# Are there terms for ions of chlorine other than chloride?

An ion of chlorine with a charge of −1 is called a chloride ion/anion.

Are there terms for other ions of chlorine, for example, $$\ce{Cl+}$$ or $$\ce{Cl^2-}?$$

• Chloride ion is ok. Everyone will understand chloride anion but that phrase is redundant. Chloride already specifically means the ion $\ce{Cl-}$. // For $\ce{Cl+}$ is use chlorine(I) cation or chlorine(1+) ion. That is such an odd species that I'd explicitly specify the charge and not just say chlorine cation.
– MaxW
Jan 9 at 8:49
• Questions regarding halogen forming cations: chemistry.stackexchange.com/questions/40171/… ... chemistry.stackexchange.com/questions/40643/… Jan 9 at 11:03

Assuming that "term" in your question refers to chemical nomenclature, the authoritative source of information would be the current edition of IUPAC Red Book [1]. From [1, p. 70]:

IR-5.3.2.2 Monoatomic cations

The name of a monoatomic cation is that of the element with an appropriate charge number appended in parentheses.

[…]

1. $$\ce{I+}$$ iodine(1+)

Analogously, the name of $$\ce{Cl+}$$ is chlorine(1+).

Further from [1, pp. 72–73]:

IR-5.3.3.2 Monoatomic anions

The name of a monoatomic anion is the element name (Table I) modiﬁed so as to carry the anion designator ‘ide’, either formed by replacing the ending of the element name (‘en’, ‘ese’, ‘ic’, ‘ine’, ‘ium’, ‘ogen’, ‘on’, ‘orus’, ‘um’, ‘ur’, ‘y’ or ‘ygen’) by ‘ide’ or by directly adding ‘ide’ as an ending to the element name.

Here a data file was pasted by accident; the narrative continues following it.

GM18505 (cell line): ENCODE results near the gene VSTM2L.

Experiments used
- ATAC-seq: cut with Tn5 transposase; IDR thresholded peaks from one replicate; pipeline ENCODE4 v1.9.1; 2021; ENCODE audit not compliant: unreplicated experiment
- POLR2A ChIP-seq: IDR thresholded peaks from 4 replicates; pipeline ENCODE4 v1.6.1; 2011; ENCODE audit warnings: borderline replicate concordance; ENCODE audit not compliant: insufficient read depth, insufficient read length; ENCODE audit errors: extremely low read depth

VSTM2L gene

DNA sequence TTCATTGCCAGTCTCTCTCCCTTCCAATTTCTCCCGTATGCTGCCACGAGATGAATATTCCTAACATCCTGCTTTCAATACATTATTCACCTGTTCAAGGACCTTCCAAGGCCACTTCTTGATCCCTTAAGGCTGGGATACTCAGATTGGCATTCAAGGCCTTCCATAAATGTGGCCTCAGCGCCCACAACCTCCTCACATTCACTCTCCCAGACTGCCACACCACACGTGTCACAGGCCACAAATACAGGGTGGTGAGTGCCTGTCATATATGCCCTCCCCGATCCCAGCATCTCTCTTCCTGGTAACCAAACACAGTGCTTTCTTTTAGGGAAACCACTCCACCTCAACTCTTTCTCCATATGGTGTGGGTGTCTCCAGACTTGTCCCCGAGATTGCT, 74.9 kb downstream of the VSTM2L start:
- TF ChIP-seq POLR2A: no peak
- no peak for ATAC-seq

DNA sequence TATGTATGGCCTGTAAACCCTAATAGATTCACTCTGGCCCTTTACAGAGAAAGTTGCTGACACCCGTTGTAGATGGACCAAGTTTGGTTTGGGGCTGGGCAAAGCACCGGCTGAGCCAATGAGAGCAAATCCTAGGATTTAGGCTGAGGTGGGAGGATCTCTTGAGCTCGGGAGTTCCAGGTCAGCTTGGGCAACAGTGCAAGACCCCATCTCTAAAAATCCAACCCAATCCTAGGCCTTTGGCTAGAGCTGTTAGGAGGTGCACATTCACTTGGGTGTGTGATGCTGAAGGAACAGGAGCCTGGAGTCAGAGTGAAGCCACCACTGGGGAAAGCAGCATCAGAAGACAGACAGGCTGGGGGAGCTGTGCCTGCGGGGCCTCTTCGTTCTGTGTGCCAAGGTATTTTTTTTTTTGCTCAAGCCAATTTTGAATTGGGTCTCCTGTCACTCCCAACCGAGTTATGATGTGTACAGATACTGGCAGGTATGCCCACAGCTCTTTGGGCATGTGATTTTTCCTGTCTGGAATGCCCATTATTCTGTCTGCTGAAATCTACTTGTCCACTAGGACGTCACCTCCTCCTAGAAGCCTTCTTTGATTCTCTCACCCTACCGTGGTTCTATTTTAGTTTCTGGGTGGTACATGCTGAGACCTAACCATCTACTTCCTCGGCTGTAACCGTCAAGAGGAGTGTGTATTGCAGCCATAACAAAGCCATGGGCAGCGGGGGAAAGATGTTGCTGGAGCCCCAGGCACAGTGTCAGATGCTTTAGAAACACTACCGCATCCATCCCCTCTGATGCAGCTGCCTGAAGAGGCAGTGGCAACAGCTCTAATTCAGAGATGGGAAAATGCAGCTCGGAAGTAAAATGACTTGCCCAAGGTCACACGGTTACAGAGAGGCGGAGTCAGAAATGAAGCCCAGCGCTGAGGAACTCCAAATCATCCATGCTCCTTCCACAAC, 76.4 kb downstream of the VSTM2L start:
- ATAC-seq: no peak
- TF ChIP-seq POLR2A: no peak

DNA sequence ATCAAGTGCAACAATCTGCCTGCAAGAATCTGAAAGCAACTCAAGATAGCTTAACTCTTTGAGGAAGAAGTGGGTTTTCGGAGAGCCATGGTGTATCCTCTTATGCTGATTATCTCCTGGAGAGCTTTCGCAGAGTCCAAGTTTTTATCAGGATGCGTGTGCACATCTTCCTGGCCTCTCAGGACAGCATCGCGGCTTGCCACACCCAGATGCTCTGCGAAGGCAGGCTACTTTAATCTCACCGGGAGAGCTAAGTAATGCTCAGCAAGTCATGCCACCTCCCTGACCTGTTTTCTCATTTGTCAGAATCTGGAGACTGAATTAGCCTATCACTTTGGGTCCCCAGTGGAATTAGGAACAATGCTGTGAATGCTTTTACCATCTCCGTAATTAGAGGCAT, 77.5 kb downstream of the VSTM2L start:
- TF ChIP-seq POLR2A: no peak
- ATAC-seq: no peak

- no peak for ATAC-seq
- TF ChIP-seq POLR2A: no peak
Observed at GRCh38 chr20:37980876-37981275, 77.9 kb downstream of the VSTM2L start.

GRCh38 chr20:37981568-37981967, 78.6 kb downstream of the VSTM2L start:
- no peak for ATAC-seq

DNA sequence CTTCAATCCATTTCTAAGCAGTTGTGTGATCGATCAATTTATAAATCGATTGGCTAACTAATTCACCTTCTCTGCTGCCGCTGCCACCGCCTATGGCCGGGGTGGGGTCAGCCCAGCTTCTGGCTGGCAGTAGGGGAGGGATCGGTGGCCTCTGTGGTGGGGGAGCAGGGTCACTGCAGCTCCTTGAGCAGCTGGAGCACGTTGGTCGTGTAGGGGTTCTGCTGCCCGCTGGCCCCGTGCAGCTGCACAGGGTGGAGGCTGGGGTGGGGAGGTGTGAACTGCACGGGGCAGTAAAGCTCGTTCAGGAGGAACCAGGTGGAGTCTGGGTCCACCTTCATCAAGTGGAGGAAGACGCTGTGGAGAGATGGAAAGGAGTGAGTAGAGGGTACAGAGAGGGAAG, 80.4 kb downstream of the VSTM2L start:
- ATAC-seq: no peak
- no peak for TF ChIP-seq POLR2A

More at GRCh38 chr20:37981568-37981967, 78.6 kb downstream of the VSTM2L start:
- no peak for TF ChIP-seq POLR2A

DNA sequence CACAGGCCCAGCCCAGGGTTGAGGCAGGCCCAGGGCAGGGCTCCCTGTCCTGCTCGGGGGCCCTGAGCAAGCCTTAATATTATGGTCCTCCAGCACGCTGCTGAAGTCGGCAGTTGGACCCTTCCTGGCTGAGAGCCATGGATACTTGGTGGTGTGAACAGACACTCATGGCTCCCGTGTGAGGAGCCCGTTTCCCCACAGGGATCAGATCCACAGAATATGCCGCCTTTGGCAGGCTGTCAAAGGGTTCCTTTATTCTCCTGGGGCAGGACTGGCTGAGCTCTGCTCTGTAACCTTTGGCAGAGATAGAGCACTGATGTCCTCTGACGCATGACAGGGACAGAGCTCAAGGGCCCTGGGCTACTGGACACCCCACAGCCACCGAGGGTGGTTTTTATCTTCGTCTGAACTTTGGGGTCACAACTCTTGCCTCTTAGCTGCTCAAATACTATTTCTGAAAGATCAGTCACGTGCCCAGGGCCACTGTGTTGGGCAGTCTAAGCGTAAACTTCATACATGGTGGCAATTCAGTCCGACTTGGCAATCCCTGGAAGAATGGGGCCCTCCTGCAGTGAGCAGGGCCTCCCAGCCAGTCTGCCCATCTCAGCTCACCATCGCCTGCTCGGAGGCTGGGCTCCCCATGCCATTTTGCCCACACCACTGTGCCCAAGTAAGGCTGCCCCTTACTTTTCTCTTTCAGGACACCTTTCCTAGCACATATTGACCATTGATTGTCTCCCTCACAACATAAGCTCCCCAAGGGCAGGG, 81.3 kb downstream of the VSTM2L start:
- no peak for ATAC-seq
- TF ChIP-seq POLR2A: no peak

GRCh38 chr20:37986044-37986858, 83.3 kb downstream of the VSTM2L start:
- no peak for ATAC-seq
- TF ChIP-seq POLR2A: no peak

Examples:

1. chlorine, chloride

[…]

Charge numbers and radical dots may be added as appropriate to specify anions fully.

Examples:
14. $$\ce{O^2-}$$ oxide(2−), or oxide

So, the name for $$\ce{Cl^2-}$$ is chloride(2−).

### Reference

1. IUPAC. Nomenclature of Inorganic Chemistry, IUPAC Recommendations 2005 (the “Red Book”), 1st ed.; Connelly, N. G., Damhus, T., Hartshorn, R. M., Hutton, A. T., Eds.; RSC Publishing: Cambridge, UK, 2005. ISBN 978-0-85404-438-2.
• @NilayGhosh I was wrong in that discussion, Mithoron was correct. Chloronium is not $\ce{Cl+},$ it is $\ce{R2Cl+}$ (where $\ce{R}$ might as well be $\ce{H}).$ The original paper explains it more clearly IMO—by the way, you could answer that question of yours by simply quoting the onium compounds section:) Jan 9 at 11:42